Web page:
What women should know about the Johnson & Johnson vaccine
The US Centers for Disease Control and Prevention and the US Food and Drug Administration lifted the pause on the Johnson & Johnson Covid-19 vaccine on Friday. The agencies previously had decided to pause administration of the vaccine due to cases of an extremely rare blood clotting disorder found in six women between the ages of 18 and 49 who had gotten the shot.
The initial pause was intended to inform health care providers about this rare disorder and its treatment, and to see if other cases would emerge.
Out of the nearly 8 million doses of the Johnson & Johnson vaccine administered, the CDC said it has confirmed that there have been 15 cases total of thrombosis with thrombocytopenia syndrome, or blood clots with low platelets.
After reviewing the benefits and risks of the vaccine, an independent committee to the CDC recommended that the vaccine continue to be administered, but with additional information about the very rare possibility of TTS.
What does this mean for women — those who have been given the vaccine and those who haven’t but are considering it?
We asked Medical Analyst Dr. Leana Wen, an emergency physician and visiting professor of health policy and management at the George Washington University Milken Institute School of Public Health. She’s also the author of the forthcoming book “Lifelines: A Doctor’s Journey in the Fight for Public Health.”
You’re not only a doctor. You also took part in the Johnson & Johnson clinical trial. You then found out that you got the placebo, and then you chose to receive this vaccine. Why did you do so at the time?
Dr. Leana Wen: I liked the fact that the Johnson & Johnson vaccine is a one-dose vaccine. It’s “one and done,” can be transported and stored at refrigerator temperatures, and it offers a lot of advantages for ease of distribution, including in hard-to-reach populations in the United States and around the world. I was really proud to take part in the clinical trial, and when I had the opportunity to take the vaccine, I chose this one.
At the time, I didn’t know about the risk of TTS. To be clear, this is a very low risk — though it’s one that appears to be concentrated in one specific group. I think it’s important to be honest with younger women thinking about this vaccine to explain exactly what the risk is — and, importantly, to discuss alternatives with the two other vaccines, from Pfizer-BioNTech and Moderna, that do not carry this risk.
Some people have said, what’s the big deal about blood clots? Aren’t they pretty common? And in this situation, 15 cases out of 8 million shots is a pretty low risk, right?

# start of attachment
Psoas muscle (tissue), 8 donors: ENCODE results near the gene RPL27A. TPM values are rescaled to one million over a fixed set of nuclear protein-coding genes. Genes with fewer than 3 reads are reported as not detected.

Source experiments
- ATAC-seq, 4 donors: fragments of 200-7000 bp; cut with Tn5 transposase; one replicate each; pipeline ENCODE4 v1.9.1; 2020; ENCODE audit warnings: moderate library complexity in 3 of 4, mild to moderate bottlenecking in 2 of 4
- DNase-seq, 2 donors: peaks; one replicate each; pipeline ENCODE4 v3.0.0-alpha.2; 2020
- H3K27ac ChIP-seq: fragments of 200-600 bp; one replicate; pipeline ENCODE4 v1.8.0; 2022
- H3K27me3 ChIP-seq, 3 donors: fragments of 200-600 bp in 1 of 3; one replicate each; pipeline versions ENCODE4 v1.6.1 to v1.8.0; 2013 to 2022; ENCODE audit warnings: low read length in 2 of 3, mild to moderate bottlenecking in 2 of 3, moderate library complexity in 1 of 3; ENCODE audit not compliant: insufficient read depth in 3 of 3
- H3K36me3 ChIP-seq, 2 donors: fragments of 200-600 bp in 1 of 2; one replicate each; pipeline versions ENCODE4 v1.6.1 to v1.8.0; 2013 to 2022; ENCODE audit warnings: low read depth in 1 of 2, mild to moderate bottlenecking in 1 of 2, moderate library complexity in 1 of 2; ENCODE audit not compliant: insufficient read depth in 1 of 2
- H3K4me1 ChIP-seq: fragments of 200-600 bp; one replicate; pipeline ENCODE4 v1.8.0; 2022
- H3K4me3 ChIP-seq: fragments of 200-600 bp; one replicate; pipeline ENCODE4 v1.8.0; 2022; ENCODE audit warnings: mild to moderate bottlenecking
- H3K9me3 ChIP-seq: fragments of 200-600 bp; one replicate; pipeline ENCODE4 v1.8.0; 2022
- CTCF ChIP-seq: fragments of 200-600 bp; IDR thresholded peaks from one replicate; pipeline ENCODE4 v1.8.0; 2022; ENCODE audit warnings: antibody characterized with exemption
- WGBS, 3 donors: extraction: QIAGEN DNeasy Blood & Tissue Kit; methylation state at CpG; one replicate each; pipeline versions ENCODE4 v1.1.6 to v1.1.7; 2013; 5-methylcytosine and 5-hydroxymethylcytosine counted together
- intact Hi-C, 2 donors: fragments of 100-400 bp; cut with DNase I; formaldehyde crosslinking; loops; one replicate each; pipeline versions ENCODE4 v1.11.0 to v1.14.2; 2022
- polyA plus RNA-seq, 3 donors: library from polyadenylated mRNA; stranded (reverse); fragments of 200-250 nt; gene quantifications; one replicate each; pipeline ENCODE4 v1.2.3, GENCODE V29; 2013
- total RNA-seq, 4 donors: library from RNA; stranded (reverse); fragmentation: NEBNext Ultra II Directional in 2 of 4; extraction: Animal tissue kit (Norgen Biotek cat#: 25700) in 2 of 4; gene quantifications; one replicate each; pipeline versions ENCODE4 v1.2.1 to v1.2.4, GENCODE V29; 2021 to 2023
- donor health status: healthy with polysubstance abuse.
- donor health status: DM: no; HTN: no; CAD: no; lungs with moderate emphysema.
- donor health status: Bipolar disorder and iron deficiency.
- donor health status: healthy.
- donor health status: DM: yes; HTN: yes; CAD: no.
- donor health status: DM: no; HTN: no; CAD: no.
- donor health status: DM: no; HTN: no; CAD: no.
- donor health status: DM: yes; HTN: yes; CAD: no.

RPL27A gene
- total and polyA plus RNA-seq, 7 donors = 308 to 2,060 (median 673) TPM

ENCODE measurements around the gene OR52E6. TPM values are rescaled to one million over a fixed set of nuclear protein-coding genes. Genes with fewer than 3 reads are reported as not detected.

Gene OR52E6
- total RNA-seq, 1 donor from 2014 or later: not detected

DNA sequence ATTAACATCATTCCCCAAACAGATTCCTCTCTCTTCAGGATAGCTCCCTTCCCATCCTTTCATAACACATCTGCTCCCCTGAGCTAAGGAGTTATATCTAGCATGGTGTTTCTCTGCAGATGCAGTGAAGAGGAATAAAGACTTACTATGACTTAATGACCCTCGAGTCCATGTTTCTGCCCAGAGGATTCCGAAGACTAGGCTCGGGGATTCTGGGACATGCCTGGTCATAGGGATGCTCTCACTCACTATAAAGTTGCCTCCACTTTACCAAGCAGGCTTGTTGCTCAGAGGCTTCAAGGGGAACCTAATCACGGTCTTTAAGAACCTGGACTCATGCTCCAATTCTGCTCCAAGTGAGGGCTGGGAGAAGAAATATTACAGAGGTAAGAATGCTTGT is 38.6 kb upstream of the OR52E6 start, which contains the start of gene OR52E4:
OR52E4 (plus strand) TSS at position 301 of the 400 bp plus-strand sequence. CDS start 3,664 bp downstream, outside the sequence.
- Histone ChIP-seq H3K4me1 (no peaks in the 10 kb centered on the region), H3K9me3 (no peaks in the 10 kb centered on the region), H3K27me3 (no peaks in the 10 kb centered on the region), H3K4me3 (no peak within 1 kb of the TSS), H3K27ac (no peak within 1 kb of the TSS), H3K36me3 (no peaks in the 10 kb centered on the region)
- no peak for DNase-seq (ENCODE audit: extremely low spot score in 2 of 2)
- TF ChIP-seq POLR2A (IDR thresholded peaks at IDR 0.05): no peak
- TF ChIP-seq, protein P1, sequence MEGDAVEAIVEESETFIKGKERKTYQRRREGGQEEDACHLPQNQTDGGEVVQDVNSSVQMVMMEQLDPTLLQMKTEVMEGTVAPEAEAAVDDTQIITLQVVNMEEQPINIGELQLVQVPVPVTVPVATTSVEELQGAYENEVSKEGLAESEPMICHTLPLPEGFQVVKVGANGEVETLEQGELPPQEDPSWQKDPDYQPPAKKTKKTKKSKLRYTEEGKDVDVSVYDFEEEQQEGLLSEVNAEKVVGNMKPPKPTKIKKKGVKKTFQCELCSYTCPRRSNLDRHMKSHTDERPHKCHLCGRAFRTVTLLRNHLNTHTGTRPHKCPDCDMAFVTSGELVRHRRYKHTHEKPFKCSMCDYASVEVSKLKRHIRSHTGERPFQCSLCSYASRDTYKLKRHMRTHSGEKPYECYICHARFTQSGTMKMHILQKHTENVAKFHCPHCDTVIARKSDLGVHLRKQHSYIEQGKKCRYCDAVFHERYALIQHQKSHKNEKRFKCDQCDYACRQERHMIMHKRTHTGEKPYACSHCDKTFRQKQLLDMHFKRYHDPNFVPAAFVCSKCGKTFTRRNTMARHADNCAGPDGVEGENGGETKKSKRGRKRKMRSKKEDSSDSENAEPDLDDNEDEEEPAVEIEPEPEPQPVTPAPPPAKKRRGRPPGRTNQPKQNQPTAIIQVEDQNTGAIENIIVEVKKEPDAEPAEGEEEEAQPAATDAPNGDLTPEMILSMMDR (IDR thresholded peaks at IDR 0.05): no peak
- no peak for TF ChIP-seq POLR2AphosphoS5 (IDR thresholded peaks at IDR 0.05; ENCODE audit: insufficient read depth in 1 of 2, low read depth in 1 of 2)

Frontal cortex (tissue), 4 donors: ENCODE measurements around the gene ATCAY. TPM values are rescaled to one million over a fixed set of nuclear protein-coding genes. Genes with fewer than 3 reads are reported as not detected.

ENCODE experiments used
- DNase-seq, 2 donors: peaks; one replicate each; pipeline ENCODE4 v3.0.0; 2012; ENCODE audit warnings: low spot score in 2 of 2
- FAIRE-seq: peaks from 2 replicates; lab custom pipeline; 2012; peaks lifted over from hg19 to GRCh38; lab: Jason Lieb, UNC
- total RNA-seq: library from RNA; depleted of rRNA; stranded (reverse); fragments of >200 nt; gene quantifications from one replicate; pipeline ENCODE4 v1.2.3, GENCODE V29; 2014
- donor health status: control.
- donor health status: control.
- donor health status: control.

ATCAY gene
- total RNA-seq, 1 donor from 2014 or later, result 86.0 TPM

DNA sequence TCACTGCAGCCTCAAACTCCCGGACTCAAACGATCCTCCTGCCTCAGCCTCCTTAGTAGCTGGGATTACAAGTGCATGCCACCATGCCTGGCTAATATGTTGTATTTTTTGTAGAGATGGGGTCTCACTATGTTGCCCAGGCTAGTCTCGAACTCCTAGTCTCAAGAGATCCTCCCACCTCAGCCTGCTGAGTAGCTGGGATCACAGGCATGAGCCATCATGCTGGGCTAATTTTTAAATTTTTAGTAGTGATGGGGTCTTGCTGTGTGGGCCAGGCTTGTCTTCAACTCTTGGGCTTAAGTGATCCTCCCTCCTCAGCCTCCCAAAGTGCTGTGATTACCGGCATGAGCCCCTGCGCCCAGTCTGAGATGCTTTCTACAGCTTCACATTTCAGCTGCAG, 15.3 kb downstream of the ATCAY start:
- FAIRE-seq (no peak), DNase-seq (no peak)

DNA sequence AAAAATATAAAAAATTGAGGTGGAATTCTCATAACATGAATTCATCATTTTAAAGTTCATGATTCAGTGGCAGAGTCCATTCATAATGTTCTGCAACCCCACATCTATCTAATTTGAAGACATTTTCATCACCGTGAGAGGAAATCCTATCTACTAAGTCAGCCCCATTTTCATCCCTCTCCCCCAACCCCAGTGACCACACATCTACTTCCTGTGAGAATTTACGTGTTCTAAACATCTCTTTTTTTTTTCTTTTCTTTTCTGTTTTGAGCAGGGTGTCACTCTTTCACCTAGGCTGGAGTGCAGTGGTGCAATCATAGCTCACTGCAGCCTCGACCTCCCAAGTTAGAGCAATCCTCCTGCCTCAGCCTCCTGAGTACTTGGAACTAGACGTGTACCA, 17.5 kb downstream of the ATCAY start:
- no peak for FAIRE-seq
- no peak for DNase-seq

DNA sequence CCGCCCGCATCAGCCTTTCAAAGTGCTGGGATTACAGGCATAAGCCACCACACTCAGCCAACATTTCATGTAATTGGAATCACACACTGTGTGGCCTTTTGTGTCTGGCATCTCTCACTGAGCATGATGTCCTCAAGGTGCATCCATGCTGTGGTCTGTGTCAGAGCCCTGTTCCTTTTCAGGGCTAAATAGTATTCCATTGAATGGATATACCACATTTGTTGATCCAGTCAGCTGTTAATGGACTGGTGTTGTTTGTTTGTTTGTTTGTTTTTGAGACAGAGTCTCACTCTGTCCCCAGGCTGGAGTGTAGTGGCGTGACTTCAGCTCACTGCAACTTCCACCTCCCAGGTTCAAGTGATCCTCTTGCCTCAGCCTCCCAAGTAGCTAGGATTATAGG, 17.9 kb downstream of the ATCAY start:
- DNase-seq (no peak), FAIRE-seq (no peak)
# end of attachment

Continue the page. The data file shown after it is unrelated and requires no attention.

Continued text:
Wen: This is not a run-of-the mill blood clot. The clotting disorder, TTS, that’s believed to be associated with the Johnson & Johnson vaccine, is a combination of blood clots and thrombocytopenia, or low platelets. This combination is extremely rare, and it’s very serious. Out of the 15 women who developed TTS, three have died. Seven are still in the hospital, and four are in critical condition. It’s not accurate to compare TTS with the normal kind of blood clot, or deep vein thrombosis.
In addition, the risk of TTS may be 15 out of 8 million when we look at the population, but the CDC projected that there would be 13 cases of TTS in a million if we’re looking at the very specific population of women less than 50 years old. That’s 1 in 80,000.
This is still low, and is certainly much lower than the risk of contracting coronavirus and having a severe outcome, but we have to stop saying things like the risk of TTS is the same as the lifetime risk of being struck by lightning. That may be true for the overall population, but does not appear to be the case for the subgroup of women under 50.
Why is it that younger women seem to be more affected? Does it have to do with women being on birth control pills?
Wen: These are good questions. This is part of why the initial pause was done by federal health officials, to investigate whether the initial six women had something in common. Here’s what we know. Of the 15 women with TTS after this vaccine, 13 were between the ages of 18 and 49. The largest cluster in terms of age was in the mid-to-late 30s, with a median age of 37.
Only two of the women were on birth control pills. None were pregnant or postpartum, which are also risk factors for blood clots. There were no specific commonalities to explain why they would be at higher risk for TTS.
Are we sure this is related to the J&J vaccine?
Wen: We don’t know the exact cause, but there are two reasons why this appears to be associated with the vaccine. First, TTS is extremely rare. Again, it’s not like DVTs, the normal blood clot, which are pretty common in the population. To see a cluster like this, where the only commonality is recently receiving this vaccine, suggests a link.
Second, TTS is also seen as a rare side effect associated with the AstraZeneca vaccine. Both of these vaccines use a similar platform, the adenoviral vector platform. It seems likely that TTS is indeed associated with the Johnson & Johnson vaccine.